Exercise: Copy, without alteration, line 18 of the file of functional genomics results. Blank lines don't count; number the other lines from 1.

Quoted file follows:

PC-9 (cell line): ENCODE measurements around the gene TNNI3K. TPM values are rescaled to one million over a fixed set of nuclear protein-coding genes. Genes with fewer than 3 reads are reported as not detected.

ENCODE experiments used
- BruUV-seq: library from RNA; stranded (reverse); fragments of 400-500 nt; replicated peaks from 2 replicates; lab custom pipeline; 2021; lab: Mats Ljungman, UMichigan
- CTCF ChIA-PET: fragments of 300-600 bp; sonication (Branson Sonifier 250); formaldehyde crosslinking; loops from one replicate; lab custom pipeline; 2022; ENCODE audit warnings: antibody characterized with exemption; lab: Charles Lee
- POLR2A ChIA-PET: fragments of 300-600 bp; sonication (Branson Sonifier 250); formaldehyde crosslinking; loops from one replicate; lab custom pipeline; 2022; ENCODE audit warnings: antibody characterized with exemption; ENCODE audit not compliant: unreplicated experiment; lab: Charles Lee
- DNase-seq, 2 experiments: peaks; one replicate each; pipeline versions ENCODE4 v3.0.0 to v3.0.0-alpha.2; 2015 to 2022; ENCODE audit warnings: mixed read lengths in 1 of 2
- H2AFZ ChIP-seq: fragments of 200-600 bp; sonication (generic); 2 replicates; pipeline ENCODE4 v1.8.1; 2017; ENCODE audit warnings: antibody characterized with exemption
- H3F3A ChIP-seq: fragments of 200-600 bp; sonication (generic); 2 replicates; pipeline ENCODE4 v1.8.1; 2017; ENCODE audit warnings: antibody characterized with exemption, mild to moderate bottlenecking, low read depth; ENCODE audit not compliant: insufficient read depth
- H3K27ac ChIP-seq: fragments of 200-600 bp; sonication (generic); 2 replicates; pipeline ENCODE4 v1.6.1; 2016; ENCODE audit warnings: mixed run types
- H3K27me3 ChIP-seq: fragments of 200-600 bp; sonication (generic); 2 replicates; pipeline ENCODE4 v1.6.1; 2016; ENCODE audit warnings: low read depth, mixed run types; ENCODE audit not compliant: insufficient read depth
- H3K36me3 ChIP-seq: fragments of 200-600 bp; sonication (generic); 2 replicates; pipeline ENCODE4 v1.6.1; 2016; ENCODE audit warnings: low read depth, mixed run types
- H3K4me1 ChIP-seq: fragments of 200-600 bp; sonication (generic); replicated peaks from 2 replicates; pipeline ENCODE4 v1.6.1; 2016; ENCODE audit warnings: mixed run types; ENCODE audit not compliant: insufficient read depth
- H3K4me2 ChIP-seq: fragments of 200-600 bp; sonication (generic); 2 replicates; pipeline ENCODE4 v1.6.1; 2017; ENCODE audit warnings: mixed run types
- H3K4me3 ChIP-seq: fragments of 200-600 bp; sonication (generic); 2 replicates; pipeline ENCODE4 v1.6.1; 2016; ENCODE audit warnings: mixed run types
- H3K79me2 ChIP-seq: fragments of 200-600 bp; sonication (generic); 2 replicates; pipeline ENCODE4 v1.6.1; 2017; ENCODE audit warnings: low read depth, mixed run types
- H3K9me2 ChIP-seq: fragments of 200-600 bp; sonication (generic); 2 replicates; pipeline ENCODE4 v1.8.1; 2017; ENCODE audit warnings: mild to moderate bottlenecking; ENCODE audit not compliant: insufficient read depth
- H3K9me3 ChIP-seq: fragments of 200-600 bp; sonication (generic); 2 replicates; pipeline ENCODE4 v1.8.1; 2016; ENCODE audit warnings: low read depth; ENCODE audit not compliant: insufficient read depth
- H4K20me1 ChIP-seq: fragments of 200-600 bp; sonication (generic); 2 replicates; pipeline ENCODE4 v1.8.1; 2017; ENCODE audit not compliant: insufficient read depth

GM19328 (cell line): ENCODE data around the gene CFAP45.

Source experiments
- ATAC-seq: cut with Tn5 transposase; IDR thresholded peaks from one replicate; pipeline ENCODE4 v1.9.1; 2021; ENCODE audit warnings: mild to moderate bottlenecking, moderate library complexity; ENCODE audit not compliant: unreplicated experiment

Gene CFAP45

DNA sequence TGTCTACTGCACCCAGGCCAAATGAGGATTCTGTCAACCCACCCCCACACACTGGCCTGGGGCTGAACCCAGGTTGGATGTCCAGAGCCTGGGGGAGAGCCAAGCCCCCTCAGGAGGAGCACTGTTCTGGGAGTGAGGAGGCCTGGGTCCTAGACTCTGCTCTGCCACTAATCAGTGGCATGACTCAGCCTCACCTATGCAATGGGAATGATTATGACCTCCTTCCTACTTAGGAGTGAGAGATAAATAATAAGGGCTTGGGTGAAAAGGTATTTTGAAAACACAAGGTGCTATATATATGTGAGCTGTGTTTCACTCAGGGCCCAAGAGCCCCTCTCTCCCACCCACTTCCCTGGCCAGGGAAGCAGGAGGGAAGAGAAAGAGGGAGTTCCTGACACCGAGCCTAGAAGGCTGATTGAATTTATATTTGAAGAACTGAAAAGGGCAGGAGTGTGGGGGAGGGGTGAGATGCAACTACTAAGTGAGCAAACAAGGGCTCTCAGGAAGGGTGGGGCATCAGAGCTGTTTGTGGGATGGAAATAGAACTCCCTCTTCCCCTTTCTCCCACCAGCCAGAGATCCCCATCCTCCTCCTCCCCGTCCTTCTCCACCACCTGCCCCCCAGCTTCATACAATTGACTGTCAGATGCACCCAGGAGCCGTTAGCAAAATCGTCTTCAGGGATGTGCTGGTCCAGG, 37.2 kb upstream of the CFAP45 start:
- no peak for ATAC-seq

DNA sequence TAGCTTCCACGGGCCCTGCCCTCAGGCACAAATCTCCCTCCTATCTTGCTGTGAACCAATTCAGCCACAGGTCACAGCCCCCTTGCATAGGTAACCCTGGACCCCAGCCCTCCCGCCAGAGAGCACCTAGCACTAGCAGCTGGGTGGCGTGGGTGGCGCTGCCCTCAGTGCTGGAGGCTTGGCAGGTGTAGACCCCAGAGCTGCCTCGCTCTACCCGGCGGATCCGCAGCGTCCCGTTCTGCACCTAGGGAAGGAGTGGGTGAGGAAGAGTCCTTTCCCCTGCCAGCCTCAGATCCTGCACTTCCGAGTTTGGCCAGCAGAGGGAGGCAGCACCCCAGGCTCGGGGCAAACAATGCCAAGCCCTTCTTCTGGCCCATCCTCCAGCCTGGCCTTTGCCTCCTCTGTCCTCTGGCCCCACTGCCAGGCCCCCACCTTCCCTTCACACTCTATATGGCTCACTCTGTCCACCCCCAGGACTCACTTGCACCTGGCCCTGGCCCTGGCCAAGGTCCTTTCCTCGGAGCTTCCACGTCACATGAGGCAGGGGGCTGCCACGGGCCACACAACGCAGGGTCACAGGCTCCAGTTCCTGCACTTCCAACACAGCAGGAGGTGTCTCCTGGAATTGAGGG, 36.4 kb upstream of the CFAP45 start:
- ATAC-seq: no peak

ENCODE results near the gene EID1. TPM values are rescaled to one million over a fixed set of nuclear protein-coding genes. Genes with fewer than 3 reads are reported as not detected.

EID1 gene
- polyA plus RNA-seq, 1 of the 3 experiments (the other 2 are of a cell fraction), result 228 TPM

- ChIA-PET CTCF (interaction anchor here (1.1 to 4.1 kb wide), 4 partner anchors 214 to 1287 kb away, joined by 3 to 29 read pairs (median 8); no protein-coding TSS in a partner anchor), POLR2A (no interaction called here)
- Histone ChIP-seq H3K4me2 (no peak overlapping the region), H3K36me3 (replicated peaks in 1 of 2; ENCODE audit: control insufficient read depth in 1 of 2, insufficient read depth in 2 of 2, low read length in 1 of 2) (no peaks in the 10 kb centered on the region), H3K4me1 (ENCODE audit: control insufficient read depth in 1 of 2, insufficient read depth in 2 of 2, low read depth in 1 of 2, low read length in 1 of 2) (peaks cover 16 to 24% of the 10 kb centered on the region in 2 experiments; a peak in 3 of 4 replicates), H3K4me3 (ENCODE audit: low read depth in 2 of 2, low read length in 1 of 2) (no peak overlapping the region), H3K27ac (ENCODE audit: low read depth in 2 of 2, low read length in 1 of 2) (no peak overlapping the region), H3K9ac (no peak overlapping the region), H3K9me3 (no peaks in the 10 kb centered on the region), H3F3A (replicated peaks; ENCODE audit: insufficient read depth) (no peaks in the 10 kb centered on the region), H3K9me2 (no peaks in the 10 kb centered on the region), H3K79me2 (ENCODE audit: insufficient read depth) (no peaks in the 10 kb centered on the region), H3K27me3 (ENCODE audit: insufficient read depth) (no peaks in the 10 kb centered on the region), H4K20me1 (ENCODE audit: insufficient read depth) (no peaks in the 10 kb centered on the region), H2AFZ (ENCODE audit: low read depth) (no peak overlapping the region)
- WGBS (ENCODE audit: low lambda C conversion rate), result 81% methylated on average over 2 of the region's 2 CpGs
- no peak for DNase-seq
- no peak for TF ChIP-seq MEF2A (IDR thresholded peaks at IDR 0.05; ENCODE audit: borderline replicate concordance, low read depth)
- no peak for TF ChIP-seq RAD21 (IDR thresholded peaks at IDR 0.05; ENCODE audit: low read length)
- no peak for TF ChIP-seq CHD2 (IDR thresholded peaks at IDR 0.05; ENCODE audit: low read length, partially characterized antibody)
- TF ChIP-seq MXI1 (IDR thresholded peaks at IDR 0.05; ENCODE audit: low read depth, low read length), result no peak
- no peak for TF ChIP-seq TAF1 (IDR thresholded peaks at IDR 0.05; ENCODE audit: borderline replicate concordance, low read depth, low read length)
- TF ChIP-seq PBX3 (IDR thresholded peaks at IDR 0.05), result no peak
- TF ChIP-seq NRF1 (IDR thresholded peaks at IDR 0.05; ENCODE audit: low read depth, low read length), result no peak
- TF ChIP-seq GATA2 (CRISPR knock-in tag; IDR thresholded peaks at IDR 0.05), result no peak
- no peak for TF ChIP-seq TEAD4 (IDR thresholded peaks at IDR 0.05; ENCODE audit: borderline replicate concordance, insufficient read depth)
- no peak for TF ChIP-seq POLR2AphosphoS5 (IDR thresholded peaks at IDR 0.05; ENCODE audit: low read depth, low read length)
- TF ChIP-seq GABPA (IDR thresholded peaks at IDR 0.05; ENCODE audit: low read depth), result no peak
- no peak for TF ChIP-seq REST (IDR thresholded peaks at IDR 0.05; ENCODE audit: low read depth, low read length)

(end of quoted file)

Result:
- H4K20me1 ChIP-seq: fragments of 200-600 bp; sonication (generic); 2 replicates; pipeline ENCODE4 v1.8.1; 2017; ENCODE audit not compliant: insufficient read depth